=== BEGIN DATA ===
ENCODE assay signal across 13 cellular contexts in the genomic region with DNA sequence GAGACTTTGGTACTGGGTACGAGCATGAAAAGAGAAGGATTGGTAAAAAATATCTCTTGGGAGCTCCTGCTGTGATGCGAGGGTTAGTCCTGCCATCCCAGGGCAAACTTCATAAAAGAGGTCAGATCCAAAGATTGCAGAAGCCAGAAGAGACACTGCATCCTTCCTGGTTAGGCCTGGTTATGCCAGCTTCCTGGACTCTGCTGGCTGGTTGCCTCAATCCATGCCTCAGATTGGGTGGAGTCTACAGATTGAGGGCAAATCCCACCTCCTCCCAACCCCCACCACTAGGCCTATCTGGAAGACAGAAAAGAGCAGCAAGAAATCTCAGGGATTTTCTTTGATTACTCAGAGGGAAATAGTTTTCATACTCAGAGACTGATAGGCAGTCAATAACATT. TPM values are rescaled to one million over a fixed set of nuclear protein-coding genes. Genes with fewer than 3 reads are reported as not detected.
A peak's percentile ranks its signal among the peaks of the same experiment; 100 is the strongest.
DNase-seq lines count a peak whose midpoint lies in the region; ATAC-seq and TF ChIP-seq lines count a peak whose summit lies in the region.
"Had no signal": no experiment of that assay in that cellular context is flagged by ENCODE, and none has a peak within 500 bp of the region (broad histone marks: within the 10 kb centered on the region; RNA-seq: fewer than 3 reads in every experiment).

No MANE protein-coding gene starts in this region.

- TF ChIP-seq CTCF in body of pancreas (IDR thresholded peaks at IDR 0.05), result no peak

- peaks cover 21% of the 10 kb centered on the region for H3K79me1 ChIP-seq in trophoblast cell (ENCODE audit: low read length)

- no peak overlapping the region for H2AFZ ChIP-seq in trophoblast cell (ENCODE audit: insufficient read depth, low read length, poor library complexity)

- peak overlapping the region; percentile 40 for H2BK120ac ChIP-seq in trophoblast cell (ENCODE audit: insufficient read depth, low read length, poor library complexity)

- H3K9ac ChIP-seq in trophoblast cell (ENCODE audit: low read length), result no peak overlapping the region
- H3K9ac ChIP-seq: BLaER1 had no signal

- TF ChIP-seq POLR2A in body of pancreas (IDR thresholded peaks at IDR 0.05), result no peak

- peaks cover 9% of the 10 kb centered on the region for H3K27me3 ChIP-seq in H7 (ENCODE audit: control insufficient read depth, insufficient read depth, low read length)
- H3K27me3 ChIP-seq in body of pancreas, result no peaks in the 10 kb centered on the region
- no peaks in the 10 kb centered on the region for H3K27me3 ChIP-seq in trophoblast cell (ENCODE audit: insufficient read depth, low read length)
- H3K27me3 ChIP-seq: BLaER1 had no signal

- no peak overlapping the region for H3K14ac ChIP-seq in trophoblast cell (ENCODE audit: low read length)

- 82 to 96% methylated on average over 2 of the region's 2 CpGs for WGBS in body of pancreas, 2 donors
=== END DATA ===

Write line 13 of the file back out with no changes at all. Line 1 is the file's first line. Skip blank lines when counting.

- peaks cover 9% of the 10 kb centered on the region for H3K27me3 ChIP-seq in H7 (ENCODE audit: control insufficient read depth, insufficient read depth, low read length)